May 14, 2021

cruciforme

travel, Always a step ahead

Australia offer to stage British and Irish Lions tour against South Africa

2 min read

The British and Irish Lions have been offered a lifeline after Rugby Australia formally offered to host this summer’s series against the Springboks Down Under.

The viability of the tour, scheduled to take place in South Africa throughout July and August, has been in jeopardy for some time due to the effects of the Covid-19 pandemic among the home and host nations. 

Lions fans are unlikely to be able to fly seamlessly to South Africa en masse, and it is unlikely that the Rainbow Nation will have established an efficient enough vaccination programme in time for the summer. The two new coronavirus variants, from the UK and South Africa respectively, add further complications.

Tour stakeholders had been exploring other options for staging the tour, with a behind-closed-doors trip in South Africa and a series in Europe among the two primary possibilities. Sky Sports, the tour’s broadcasters, are thought to prefer the former of those two alternatives, although such a scenario has been previously branded as “commercially unviable” by the CEO of South African Rugby, Jurie Roux, due to the financial windfall that his country is set to receive for hosting the tour.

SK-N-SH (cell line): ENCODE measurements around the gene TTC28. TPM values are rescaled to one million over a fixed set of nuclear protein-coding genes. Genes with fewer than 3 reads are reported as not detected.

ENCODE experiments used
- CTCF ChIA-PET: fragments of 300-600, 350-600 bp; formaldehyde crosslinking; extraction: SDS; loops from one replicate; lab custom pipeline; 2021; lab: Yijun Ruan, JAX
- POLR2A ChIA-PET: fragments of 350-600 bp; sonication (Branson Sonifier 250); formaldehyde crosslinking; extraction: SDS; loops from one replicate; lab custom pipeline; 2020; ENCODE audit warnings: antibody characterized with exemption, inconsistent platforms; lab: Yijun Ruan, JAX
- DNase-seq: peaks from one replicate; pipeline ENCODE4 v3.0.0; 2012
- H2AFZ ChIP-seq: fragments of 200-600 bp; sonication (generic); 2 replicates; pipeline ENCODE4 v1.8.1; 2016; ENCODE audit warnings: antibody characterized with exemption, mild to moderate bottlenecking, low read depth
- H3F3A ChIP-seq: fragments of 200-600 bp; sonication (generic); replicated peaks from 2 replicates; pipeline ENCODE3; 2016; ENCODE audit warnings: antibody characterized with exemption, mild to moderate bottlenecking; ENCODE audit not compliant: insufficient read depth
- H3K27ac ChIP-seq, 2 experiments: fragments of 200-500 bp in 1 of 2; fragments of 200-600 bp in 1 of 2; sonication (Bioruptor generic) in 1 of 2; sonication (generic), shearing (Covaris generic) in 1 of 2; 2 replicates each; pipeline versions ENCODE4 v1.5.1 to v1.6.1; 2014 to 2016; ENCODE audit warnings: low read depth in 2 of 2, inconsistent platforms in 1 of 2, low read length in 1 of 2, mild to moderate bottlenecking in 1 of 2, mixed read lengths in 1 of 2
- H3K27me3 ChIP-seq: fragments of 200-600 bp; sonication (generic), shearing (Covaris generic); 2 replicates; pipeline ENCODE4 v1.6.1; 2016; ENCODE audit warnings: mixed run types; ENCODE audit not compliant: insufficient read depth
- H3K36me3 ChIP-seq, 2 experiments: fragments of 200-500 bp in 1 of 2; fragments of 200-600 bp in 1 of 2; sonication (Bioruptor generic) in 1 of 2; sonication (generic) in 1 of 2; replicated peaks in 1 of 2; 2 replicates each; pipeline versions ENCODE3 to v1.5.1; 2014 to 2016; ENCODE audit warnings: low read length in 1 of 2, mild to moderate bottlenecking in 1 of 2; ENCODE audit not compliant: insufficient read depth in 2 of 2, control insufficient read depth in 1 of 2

It is thought, too, that the logistical and political ramifications for postponing the tour to 2022 are too complex to overcome.

Both principle alternatives would also require a serious dilution to the tour’s camaraderie and travelling ethos, so Rugby Australia’s offer, while still complex, will be seen as the biggest lifeline yet for staging a tour that is as close to the norm as possible.

The organisation’s chairman, Hamish McLennan, contacted South Africa, the RFU chairman, Andy Cosslett, and the chairman of World Rugby, Sir Bill Beaumont to outline his country’s proposed plans for the tour, which include welcoming fans into stadiums as well as allowing the Lions and the South African Rugby to share all profits.

“We’re not doing this to make money,” McLennan said. “I spoke to Jurie Roux a few weeks ago and offered to host the tournament here, considering how dire the Covid situation is in the UK and South Africa.

“We learned through the Tri-Nations [that] our government can bring high-performance athletes into the country and safely quarantine them.

Source Article

Copyright © All rights reserved. | Newsphere by AF themes.